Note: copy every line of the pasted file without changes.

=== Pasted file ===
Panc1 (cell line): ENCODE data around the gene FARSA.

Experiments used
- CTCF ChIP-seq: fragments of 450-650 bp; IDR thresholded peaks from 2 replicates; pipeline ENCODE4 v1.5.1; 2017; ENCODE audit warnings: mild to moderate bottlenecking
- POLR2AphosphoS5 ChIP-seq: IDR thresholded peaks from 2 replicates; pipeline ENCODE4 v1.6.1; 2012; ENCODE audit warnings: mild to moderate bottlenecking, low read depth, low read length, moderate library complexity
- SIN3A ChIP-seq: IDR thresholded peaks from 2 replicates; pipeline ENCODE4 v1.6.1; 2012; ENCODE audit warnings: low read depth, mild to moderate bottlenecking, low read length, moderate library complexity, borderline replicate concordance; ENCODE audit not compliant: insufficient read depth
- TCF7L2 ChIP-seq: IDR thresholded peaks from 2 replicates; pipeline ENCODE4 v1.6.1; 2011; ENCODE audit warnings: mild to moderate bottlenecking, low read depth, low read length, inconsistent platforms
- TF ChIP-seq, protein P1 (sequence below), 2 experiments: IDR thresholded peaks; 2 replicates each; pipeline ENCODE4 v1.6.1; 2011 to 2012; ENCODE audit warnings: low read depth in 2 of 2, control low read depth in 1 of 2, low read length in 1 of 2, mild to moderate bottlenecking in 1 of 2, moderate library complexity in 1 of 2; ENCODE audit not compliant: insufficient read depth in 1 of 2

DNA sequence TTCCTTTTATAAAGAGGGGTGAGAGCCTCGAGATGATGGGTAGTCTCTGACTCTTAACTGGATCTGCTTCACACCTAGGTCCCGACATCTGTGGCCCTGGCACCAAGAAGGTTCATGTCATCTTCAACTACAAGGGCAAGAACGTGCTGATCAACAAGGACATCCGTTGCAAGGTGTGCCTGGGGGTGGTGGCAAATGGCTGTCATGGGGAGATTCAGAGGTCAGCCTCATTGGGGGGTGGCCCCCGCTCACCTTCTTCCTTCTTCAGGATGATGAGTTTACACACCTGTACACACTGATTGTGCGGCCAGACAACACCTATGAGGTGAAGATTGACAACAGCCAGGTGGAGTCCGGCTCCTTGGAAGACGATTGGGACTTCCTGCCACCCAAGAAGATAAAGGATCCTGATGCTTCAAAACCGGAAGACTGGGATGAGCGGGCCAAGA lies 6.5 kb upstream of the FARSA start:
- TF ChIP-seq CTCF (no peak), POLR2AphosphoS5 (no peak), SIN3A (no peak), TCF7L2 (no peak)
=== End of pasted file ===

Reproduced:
Panc1 (cell line): ENCODE data around the gene FARSA.

Experiments used
- CTCF ChIP-seq: fragments of 450-650 bp; IDR thresholded peaks from 2 replicates; pipeline ENCODE4 v1.5.1; 2017; ENCODE audit warnings: mild to moderate bottlenecking
- POLR2AphosphoS5 ChIP-seq: IDR thresholded peaks from 2 replicates; pipeline ENCODE4 v1.6.1; 2012; ENCODE audit warnings: mild to moderate bottlenecking, low read depth, low read length, moderate library complexity
- SIN3A ChIP-seq: IDR thresholded peaks from 2 replicates; pipeline ENCODE4 v1.6.1; 2012; ENCODE audit warnings: low read depth, mild to moderate bottlenecking, low read length, moderate library complexity, borderline replicate concordance; ENCODE audit not compliant: insufficient read depth
- TCF7L2 ChIP-seq: IDR thresholded peaks from 2 replicates; pipeline ENCODE4 v1.6.1; 2011; ENCODE audit warnings: mild to moderate bottlenecking, low read depth, low read length, inconsistent platforms
- TF ChIP-seq, protein P1 (sequence below), 2 experiments: IDR thresholded peaks; 2 replicates each; pipeline ENCODE4 v1.6.1; 2011 to 2012; ENCODE audit warnings: low read depth in 2 of 2, control low read depth in 1 of 2, low read length in 1 of 2, mild to moderate bottlenecking in 1 of 2, moderate library complexity in 1 of 2; ENCODE audit not compliant: insufficient read depth in 1 of 2

DNA sequence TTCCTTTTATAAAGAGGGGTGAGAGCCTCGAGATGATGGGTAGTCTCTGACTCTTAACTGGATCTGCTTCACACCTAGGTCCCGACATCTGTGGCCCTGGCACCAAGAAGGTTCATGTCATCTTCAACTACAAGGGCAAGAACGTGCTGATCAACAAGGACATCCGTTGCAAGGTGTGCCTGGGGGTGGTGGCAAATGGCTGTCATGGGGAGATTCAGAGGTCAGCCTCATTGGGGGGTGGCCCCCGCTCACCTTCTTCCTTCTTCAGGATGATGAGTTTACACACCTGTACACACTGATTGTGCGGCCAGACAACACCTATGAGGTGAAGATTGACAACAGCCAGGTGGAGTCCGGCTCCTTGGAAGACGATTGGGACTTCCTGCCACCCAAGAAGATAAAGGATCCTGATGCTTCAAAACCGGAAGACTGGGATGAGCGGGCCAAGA lies 6.5 kb upstream of the FARSA start:
- TF ChIP-seq CTCF (no peak), POLR2AphosphoS5 (no peak), SIN3A (no peak), TCF7L2 (no peak)